GUWAHATI, June 13 � As part of its efforts to induce some much-needed changes in the education sector in consonance with the Right To Education (RTE) Act, the State Government is making the Teachers Eligibility Test (TET) mandatory for appointment of schoolteachers.
Revealing this to the media, Education Minister Himanta Biswa Sarma today told the media that a around 43,000 teachers would also be appointed within a year.
�A total of 31,000 teachers-25,751 fultime and 6,081 part-time � will be appointed by January next year. Another 12,000 posts of teachers are also likely to be created and filled up within the first year,� Sarma said, adding that the recruitment process would be conducted strictly under the laid down RTE mechanism.
The RTE makes it mandatory for the States to have two teachers per school within six months of the formation of the relevant rules by the State governments. �Our rules will be formed by June 30 and implementation of RTE will then get the momentum,� the minister said.
The TET for LP and ME school teachers would be held by the first week of October, where the appearing candidates must have had 60 per cent marks (45 per cent in case of SC/ST/OBC candidates) in the Higher Secondary (HS) examination.
�This is part of our drive to infuse quality in school education. Anyone interested in teaching will now have to make the preference earlier and pass the test. This norm will be applicable for private schools as well,� he said, adding that a diploma course for TET would soon be introduced in colleges and universities.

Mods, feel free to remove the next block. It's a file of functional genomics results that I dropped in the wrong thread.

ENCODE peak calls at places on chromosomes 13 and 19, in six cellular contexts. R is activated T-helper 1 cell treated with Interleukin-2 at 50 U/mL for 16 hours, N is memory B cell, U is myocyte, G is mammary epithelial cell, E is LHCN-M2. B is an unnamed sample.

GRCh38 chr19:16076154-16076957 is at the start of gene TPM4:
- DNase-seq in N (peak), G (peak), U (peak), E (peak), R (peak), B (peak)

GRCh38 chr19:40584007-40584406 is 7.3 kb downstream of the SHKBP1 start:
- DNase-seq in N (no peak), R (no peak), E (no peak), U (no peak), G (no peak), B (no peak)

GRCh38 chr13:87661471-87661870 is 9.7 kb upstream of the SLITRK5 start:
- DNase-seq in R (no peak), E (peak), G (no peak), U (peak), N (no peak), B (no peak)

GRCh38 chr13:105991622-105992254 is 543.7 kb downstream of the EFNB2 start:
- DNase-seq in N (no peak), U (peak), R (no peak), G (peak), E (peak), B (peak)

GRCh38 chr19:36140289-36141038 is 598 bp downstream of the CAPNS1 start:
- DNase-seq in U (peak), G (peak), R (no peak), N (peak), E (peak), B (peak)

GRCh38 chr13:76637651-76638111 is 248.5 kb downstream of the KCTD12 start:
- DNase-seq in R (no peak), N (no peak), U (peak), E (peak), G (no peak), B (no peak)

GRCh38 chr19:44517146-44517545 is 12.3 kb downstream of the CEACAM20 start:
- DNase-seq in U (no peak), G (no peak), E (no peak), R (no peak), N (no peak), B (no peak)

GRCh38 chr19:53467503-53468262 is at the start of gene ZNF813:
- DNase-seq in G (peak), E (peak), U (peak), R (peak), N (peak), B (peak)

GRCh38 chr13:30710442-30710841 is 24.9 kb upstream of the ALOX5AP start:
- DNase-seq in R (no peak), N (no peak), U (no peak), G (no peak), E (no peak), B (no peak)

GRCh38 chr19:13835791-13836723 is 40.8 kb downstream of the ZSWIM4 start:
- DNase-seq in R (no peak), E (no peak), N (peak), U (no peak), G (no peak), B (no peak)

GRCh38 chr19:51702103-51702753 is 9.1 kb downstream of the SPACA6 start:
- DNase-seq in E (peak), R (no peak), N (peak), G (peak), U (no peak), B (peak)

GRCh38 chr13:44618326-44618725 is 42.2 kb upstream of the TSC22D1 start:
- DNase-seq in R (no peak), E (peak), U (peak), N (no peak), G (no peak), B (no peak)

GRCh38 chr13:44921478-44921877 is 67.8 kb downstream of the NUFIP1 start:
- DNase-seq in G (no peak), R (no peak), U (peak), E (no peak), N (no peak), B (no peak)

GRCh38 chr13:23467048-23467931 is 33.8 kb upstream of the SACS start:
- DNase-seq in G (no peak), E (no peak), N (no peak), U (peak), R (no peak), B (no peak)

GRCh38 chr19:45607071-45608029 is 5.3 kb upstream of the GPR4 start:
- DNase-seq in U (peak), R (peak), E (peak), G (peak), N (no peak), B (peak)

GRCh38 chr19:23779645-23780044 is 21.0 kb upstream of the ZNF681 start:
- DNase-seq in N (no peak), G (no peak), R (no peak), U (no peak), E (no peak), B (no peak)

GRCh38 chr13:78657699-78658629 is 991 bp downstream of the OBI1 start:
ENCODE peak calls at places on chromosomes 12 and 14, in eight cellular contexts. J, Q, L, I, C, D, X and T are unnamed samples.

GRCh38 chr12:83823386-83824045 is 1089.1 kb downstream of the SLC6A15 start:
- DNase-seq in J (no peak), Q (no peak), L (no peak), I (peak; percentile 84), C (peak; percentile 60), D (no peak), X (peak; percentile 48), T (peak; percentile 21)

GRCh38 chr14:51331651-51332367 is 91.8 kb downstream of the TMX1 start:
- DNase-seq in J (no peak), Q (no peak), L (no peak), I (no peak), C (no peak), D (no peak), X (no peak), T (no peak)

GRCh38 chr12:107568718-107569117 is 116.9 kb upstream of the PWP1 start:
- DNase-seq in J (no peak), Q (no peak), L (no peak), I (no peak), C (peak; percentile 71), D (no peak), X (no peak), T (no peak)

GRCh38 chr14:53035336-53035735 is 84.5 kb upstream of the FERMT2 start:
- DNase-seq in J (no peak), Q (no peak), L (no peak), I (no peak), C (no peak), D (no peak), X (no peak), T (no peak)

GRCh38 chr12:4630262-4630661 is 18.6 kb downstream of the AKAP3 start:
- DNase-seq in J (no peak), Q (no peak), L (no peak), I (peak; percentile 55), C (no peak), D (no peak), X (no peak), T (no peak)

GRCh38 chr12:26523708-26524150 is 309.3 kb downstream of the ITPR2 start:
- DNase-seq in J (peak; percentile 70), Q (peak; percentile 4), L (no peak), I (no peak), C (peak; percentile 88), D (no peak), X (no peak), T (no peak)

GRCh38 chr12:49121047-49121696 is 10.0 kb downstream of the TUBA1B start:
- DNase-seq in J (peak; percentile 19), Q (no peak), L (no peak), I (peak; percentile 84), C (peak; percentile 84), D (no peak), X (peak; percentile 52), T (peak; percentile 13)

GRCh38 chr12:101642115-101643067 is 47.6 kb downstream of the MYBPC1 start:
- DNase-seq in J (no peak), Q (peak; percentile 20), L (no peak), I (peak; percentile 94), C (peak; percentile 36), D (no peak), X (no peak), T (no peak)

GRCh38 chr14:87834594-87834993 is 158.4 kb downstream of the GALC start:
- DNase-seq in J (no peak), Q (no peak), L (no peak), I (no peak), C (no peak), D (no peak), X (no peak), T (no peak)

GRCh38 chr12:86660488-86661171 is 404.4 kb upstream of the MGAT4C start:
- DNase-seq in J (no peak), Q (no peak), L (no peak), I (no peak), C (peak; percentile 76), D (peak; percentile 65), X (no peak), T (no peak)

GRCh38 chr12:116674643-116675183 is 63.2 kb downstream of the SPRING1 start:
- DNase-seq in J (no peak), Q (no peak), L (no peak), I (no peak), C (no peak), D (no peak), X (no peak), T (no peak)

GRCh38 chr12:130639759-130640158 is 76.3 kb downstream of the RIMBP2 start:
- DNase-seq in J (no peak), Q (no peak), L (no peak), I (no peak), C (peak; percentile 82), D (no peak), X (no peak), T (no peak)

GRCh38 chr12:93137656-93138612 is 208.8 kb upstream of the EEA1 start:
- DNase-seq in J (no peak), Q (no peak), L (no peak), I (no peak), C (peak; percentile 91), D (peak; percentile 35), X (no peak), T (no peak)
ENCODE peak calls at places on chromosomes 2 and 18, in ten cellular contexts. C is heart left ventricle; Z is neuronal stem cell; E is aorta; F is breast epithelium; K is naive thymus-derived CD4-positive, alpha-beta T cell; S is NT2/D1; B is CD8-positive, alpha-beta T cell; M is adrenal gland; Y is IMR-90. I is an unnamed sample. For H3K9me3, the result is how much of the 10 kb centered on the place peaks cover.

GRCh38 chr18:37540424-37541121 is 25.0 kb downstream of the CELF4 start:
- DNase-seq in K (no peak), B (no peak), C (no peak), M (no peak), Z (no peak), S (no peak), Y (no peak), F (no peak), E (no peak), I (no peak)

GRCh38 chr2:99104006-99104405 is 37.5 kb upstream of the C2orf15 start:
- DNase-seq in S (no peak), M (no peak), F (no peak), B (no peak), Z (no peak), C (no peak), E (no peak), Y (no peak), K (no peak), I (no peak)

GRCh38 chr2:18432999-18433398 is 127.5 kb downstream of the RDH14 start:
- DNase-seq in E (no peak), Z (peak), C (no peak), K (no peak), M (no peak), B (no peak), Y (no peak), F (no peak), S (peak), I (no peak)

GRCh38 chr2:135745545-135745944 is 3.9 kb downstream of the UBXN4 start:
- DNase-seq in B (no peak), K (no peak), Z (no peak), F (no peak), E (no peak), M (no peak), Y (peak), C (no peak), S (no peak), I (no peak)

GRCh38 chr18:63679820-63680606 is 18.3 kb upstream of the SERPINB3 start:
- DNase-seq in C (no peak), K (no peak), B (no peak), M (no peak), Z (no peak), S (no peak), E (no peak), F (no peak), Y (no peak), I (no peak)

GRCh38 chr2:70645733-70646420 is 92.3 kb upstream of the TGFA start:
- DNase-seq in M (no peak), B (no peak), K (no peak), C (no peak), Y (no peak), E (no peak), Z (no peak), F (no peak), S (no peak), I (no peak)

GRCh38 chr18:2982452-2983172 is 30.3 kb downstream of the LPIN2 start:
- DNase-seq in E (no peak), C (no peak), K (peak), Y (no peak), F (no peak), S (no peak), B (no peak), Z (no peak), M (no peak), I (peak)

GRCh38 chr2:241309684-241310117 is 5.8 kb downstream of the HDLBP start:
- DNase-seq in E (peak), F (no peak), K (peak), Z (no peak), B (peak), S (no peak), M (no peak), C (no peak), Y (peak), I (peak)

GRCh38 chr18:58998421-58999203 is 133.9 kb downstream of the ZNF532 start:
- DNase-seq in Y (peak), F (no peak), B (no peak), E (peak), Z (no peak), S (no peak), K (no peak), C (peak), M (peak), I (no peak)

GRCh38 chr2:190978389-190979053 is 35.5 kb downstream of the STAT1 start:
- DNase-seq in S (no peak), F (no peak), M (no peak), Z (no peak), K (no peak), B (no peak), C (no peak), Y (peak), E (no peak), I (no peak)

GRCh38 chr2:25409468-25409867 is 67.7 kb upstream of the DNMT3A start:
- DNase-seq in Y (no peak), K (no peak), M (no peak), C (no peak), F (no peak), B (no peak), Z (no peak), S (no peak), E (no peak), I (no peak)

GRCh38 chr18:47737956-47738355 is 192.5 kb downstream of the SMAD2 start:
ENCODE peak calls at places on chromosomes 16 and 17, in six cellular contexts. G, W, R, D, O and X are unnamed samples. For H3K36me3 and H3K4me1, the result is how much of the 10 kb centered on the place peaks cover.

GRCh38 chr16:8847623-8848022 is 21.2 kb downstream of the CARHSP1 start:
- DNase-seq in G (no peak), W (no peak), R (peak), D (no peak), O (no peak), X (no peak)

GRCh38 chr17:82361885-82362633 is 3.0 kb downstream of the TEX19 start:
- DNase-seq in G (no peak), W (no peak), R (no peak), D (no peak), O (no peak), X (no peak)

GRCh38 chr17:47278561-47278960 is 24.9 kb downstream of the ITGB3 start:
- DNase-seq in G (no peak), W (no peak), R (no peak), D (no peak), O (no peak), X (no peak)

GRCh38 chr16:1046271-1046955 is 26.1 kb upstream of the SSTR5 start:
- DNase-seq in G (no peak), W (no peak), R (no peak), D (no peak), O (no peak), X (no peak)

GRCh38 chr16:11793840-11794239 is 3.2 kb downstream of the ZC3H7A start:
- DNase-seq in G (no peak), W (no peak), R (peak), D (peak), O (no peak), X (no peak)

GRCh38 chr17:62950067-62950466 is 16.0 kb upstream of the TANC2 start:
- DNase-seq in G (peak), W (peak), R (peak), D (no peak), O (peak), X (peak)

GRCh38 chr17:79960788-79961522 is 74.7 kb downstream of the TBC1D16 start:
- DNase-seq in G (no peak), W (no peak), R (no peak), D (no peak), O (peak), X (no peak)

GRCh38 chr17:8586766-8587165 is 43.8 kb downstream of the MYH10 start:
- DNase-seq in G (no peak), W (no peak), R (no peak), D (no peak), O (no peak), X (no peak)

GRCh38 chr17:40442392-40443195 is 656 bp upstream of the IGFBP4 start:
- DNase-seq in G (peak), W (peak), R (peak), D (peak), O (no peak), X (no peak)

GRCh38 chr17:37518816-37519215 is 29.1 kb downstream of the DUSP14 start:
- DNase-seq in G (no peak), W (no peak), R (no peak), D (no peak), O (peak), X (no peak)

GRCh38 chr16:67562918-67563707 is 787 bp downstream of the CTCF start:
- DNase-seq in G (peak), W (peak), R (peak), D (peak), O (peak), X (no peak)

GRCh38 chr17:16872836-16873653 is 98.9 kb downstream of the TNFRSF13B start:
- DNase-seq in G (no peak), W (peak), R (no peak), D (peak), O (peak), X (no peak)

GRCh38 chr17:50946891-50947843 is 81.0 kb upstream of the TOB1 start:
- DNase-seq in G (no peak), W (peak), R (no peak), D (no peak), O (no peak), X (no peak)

On the issue of provincialization, Sarma revealed that the State Government would bring in a legislation in July to streamline the phase-wise provincialization of venture schools with 2006 as the cut-off year for eligibility for the purpose.
�The Act is in drafting stage, and the Government will provincialize all the schools set up before 2006. Some other criteria such as having a minimum pass percentage of 30 will also be there,� Sarma said, adding that there would be no provincialization thereafter and any school set up by private parties would remain as private school.
On the higher education front, the minister said that a dozen government colleges would be set up, the locations being Sonitpur, Darrang, Bongaigaon, Morigaon, Dhubri, Karimganj, Cachar, Tinsukia, Nagaon, Goalpara, Karbi Anglong and Hailakandi. As of now there are four government colleges in the State. The colleges will be set up as a cost of Rs 8 crore each.
�The next five years will be eventful, with lots of schemes coming. Four new universities would also come up, as we want to reduce the number of colleges affiliated to per university to 50,� he said.
Under another plan, best teachers from schools with commendable performance will replace the teachers of schools with zero pass percentage. �This year 130 schools had zero pass percentage in the HSLC exam. Teachers of these schools will be replaced with the cream of teachers from other schools so that they can show good results,� Sarma said.
Delinking HS classes from colleges, Sarma said, was not a priority right now as the �Government is for strengthening the required infrastructure before effecting the change.�
Admitting that free textbooks reached schools quite late this academic session, Sarma said that for the next session books will reach schools by November 1.
Sarma also said that the State Education Authority would monitor the activities of private schools as well.